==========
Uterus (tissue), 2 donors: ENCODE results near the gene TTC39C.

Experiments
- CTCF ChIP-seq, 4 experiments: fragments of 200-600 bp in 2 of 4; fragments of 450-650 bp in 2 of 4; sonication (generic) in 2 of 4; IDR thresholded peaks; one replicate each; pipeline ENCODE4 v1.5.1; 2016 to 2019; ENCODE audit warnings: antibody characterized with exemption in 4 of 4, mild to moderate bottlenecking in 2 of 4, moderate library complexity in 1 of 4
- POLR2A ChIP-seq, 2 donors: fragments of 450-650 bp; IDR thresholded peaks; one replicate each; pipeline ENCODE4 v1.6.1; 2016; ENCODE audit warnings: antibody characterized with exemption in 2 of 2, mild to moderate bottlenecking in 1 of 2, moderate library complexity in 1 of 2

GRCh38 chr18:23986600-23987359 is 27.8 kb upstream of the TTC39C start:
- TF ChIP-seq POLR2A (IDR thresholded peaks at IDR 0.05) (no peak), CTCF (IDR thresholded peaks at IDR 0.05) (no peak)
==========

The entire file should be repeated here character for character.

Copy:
Uterus (tissue), 2 donors: ENCODE results near the gene TTC39C.

Experiments
- CTCF ChIP-seq, 4 experiments: fragments of 200-600 bp in 2 of 4; fragments of 450-650 bp in 2 of 4; sonication (generic) in 2 of 4; IDR thresholded peaks; one replicate each; pipeline ENCODE4 v1.5.1; 2016 to 2019; ENCODE audit warnings: antibody characterized with exemption in 4 of 4, mild to moderate bottlenecking in 2 of 4, moderate library complexity in 1 of 4
- POLR2A ChIP-seq, 2 donors: fragments of 450-650 bp; IDR thresholded peaks; one replicate each; pipeline ENCODE4 v1.6.1; 2016; ENCODE audit warnings: antibody characterized with exemption in 2 of 2, mild to moderate bottlenecking in 1 of 2, moderate library complexity in 1 of 2

GRCh38 chr18:23986600-23987359 is 27.8 kb upstream of the TTC39C start:
- TF ChIP-seq POLR2A (IDR thresholded peaks at IDR 0.05) (no peak), CTCF (IDR thresholded peaks at IDR 0.05) (no peak)